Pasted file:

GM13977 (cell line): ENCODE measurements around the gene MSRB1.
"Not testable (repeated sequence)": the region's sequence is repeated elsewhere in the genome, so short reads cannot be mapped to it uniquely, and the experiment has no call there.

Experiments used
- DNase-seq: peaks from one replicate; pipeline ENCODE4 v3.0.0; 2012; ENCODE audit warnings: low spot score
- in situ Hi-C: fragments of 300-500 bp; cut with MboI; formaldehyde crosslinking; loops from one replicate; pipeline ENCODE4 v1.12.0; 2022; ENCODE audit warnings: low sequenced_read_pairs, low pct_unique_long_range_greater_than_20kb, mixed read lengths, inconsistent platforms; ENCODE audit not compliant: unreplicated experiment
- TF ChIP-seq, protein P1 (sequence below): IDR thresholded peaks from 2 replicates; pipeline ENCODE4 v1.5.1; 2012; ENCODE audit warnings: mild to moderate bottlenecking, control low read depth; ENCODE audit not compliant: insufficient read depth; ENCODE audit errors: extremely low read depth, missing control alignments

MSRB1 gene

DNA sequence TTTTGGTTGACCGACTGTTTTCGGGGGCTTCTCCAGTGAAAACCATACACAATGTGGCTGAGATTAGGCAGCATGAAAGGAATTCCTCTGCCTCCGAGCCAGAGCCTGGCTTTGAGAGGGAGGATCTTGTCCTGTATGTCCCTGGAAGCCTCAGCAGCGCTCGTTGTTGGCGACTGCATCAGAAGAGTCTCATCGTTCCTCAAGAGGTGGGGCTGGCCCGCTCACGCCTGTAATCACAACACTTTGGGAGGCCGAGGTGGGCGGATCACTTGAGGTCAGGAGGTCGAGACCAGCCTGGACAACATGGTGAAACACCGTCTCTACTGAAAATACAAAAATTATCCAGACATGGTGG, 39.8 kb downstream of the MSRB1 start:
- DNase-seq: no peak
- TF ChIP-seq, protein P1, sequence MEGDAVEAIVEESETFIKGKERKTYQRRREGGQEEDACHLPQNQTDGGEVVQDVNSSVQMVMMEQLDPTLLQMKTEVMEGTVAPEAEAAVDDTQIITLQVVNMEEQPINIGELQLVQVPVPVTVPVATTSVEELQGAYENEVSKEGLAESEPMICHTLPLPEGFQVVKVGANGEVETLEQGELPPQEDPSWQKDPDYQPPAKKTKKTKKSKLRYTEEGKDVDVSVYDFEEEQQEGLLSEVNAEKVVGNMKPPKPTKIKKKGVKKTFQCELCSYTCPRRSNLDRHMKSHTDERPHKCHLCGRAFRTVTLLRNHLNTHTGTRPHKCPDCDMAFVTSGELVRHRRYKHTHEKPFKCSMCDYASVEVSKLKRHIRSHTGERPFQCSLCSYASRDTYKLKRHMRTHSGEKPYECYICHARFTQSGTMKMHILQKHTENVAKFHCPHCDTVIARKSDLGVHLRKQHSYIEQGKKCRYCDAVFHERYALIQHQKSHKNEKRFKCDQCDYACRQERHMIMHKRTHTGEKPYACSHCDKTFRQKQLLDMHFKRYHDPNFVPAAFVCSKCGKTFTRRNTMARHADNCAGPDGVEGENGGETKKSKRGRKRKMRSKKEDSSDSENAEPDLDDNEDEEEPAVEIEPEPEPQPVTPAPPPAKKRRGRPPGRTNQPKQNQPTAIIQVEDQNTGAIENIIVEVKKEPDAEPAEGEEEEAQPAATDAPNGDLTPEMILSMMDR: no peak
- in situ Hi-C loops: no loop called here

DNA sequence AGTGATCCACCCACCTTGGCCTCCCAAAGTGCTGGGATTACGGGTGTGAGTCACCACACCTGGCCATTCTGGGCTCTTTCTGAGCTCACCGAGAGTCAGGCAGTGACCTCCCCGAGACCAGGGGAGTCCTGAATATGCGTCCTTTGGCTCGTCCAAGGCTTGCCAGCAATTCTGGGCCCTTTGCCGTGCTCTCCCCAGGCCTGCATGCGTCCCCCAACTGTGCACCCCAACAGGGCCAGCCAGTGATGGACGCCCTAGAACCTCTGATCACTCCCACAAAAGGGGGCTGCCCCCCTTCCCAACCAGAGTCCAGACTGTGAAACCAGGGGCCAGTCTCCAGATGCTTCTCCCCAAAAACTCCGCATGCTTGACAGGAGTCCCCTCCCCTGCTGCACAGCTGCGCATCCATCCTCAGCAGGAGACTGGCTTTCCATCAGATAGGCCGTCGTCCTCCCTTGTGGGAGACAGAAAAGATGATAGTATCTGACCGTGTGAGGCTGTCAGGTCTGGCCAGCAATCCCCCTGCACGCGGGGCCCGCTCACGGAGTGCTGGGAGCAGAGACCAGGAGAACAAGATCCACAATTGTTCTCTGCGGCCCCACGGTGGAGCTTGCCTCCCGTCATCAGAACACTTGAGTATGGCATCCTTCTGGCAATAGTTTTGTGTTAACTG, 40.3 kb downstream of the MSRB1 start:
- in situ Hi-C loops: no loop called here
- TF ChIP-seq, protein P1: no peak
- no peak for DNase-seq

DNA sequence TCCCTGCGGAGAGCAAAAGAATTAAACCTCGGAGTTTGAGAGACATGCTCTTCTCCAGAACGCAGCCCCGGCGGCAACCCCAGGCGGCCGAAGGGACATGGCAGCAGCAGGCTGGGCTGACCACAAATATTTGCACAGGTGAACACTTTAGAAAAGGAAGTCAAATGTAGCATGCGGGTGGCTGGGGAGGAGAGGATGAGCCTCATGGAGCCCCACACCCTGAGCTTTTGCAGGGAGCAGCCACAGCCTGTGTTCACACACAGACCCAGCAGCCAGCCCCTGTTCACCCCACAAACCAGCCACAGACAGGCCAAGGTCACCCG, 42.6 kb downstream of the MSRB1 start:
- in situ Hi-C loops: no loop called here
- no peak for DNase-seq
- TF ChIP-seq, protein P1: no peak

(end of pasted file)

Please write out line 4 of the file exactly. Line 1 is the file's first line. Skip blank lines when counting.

- DNase-seq: peaks from one replicate; pipeline ENCODE4 v3.0.0; 2012; ENCODE audit warnings: low spot score